graces be in one woman, one woman shall not come in
    my grace. Rich she shall be, that's certain; wise,
    or I'll none; virtuous, or I'll never cheapen her;
    fair, or I'll never look on her; mild, or come not
    near me; noble, or not I for an angel; of good
    discourse, an excellent musician, and her hair shall
    be of what colour it please God. Ha! the prince and
    Monsieur Love! I will hide me in the arbour.

    Don Pedro. Come, shall we hear this music?

51 II / 3
  • See you where Benedick hath hid himself?
  • See you where Benedick hath hid himself?
  • Claudio. Yea, my good lord. How still the evening is,
    As hush'd on purpose to grace harmony!

    Don Pedro. See you where Benedick hath hid himself?

52 II / 3
  • Come, Balthasar, we'll hear that song again.
  • Come, Balthasar, we'll hear that song again.
  • Claudio. O, very well, my lord: the music ended,
    We'll fit the kid-fox with a pennyworth.

    Don Pedro. Come, Balthasar, we'll hear that song again.

53 II / 3
  • It is the witness still of excellency
    To put a strange face on his own perfe...
  • It is the witness still of excellency
    To put a strange face on his own perfection.
    I pray thee, sing, and let me woo no more.
  • Balthasar. O, good my lord, tax not so bad a voice
    To slander music any more than once.

    Don Pedro. It is the witness still of excellency
    To put a strange face on his own perfection.
    I pray thee, sing, and let me woo no more.

54 II / 3
  • Now, pray thee, come;
    Or, if thou wilt hold longer argument,
    Do it in no...
  • Now, pray thee, come;
    Or, if thou wilt hold longer argument,
    Do it in notes.
  • Balthasar. Because you talk of wooing, I will sing;
    Since many a wooer doth commence his suit
    To her he thinks not worthy, yet he wooes,
    Yet will he swear he loves.

    Don Pedro. Now, pray thee, come;
    Or, if thou wilt hold longer argument,
    Do it in notes.

55 II / 3
  • Why, these are very crotchets that he speaks;
    Note, notes, forsooth, and not...
  • Why, these are very crotchets that he speaks;
    Note, notes, forsooth, and nothing.
  • Balthasar. Note this before my notes;
    There's not a note of mine that's worth the noting.

    Don Pedro. Why, these are very crotchets that he speaks;
    Note, notes, forsooth, and nothing.

56 II / 3
  • By my troth, a good song.
  • By my troth, a good song.
  • Balthasar. Sigh no more, ladies, sigh no more,
    Men were deceivers ever,
    One foot in sea and one on shore,
    To one thing constant never:
    Then sigh not so, but let them go,
    And be you blithe and bonny,
    Converting all your sounds of woe
    Into Hey nonny, nonny.
    Sing no more ditties, sing no moe,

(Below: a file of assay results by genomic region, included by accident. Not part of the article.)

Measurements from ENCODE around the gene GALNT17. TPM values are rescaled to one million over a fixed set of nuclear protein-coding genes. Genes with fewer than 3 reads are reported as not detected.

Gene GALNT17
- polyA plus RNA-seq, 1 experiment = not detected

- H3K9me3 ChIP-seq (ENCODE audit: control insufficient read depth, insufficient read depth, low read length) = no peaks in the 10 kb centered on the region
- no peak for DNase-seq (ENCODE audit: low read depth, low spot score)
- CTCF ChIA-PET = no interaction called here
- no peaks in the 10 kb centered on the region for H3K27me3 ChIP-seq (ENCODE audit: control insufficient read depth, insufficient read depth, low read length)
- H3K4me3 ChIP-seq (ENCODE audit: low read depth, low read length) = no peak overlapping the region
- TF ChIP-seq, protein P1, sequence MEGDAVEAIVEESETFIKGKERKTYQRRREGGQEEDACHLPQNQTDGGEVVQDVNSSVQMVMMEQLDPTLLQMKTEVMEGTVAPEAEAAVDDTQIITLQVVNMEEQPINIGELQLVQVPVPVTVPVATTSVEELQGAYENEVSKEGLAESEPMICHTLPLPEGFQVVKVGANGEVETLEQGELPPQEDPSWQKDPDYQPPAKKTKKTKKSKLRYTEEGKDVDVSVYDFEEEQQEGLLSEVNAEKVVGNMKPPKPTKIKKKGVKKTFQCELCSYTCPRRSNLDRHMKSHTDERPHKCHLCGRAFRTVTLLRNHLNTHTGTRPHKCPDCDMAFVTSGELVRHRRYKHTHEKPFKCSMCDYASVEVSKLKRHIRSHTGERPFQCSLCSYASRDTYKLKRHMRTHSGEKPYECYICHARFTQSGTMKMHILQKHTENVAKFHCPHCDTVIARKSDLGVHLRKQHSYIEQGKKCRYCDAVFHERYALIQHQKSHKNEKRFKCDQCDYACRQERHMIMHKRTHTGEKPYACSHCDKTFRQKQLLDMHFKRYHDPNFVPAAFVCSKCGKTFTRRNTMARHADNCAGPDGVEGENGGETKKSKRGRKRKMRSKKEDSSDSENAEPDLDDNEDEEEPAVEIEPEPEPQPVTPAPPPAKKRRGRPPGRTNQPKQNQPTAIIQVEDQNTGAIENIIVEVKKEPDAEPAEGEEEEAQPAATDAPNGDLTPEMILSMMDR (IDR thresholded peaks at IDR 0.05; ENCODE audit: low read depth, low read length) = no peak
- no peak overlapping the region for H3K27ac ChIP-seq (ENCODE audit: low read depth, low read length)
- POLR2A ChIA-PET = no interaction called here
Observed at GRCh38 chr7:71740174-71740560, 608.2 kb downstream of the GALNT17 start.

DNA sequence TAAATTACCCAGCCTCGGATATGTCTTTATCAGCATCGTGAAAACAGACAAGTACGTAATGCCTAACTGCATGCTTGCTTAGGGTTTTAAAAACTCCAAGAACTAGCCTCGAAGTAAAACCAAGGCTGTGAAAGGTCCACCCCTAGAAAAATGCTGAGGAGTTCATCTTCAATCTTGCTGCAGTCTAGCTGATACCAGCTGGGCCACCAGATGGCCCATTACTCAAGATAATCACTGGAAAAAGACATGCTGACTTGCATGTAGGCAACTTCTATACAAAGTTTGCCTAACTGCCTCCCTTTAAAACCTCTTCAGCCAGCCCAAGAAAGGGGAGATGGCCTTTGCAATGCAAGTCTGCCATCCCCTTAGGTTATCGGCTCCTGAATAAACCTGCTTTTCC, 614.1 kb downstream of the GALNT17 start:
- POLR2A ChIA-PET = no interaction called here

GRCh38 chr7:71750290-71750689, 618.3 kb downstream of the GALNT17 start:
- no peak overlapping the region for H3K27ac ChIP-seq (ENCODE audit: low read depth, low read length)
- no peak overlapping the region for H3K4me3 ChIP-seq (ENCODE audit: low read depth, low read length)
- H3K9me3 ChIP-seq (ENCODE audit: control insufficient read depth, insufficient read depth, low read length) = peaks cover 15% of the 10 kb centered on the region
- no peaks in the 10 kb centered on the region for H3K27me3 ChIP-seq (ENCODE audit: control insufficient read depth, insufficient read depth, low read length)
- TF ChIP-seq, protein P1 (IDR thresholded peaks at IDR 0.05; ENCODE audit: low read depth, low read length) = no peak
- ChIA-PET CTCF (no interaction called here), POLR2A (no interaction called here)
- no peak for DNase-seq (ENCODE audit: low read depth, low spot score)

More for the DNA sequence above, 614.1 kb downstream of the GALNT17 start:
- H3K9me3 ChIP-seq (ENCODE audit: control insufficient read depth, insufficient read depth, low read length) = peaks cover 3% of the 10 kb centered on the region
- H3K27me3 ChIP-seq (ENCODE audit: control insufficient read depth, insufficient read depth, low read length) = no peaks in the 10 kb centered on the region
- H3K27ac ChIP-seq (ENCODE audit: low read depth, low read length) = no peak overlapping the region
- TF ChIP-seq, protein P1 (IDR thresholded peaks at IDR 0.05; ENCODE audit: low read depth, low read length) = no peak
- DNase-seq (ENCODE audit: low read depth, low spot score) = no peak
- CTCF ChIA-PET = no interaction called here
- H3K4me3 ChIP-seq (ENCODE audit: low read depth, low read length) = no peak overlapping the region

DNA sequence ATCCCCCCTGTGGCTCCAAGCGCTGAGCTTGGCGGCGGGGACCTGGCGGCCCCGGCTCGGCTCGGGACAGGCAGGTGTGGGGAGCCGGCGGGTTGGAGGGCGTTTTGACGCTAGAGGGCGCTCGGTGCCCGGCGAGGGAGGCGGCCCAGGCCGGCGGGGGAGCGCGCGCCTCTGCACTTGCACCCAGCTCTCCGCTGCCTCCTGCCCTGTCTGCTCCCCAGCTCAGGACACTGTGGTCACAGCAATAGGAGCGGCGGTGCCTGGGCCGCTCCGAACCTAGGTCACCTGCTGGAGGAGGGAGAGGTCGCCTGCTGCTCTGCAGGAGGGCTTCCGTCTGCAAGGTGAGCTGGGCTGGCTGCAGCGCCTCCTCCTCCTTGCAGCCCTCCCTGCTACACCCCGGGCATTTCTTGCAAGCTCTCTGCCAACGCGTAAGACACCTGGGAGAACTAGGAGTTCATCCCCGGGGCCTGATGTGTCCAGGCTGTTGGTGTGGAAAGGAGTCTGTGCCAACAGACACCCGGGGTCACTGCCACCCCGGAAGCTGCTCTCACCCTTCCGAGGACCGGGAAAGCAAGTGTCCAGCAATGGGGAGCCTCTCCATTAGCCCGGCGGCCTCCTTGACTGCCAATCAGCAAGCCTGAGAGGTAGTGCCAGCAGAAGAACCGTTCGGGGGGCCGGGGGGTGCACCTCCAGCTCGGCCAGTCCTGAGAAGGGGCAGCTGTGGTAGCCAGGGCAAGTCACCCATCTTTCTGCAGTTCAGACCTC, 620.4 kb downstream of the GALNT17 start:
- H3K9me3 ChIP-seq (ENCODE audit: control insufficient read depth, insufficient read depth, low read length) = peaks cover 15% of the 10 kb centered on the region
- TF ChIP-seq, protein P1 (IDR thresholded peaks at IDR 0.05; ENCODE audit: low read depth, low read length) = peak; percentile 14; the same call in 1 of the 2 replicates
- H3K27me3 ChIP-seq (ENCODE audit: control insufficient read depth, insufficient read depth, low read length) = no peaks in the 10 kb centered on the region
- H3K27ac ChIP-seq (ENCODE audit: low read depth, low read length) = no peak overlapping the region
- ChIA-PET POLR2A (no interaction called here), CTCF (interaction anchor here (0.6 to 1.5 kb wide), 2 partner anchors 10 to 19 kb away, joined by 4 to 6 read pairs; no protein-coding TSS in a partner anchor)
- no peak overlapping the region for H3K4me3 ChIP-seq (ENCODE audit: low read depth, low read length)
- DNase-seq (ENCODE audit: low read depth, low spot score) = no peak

Of dumps so dull and heavy;
    The fraud of men was ever so,
    Since summer first was leafy:
    Then sigh not so, &c.

    Don Pedro. By my troth, a good song.

57 II / 3
  • Ha, no, no, faith; thou singest well enough for a shift.
  • Ha, no, no, faith; thou singest well enough for a shift.
  • Balthasar. And an ill singer, my lord.

    Don Pedro. Ha, no, no, faith; thou singest well enough for a shift.

58 II / 3
  • Yea, marry, dost thou hear, Balthasar? I pray thee,
    get us some excellent mu...
  • Yea, marry, dost thou hear, Balthasar? I pray thee,
    get us some excellent music; for to-morrow night we
    would have it at the Lady Hero's chamber-window.
  • Benedick. An he had been a dog that should have howled thus,
    they would have hanged him: and I pray God his bad
    voice bode no mischief. I had as lief have heard the
    night-raven, come what plague could have come after
    it.

    Don Pedro. Yea, marry, dost thou hear, Balthasar? I pray thee,
    get us some excellent music; for to-morrow night we
    would have it at the Lady Hero's chamber-window.

59 II / 3
  • Do so: farewell.
    [Exit BALTHASAR]
    Come hither, Leonato. What was it you...
  • Do so: farewell.
    [Exit BALTHASAR]
    Come hither, Leonato. What was it you told me of
    to-day, that your niece Beatrice was in love with
    Signior Benedick?
  • Balthasar. The best I can, my lord.

    Don Pedro. Do so: farewell.
    [Exit BALTHASAR]
    Come hither, Leonato. What was it you told me of
    to-day, that your niece Beatrice was in love with
    Signior Benedick?

60 II / 3
  • May be she doth but counterfeit.
  • May be she doth but counterfeit.
  • Leonato. By my troth, my lord, I cannot tell what to think
    of it but that she loves him with an enraged
    affection: it is past the infinite of thought.

    Don Pedro. May be she doth but counterfeit.

61 II / 3
  • Why, what effects of passion shows she?
  • Why, what effects of passion shows she?
  • Leonato. O God, counterfeit! There was never counterfeit of
    passion came so near the life of passion as she
    discovers it.

    Don Pedro. Why, what effects of passion shows she?

62 II / 3
  • How, how, pray you? You amaze me: I would have I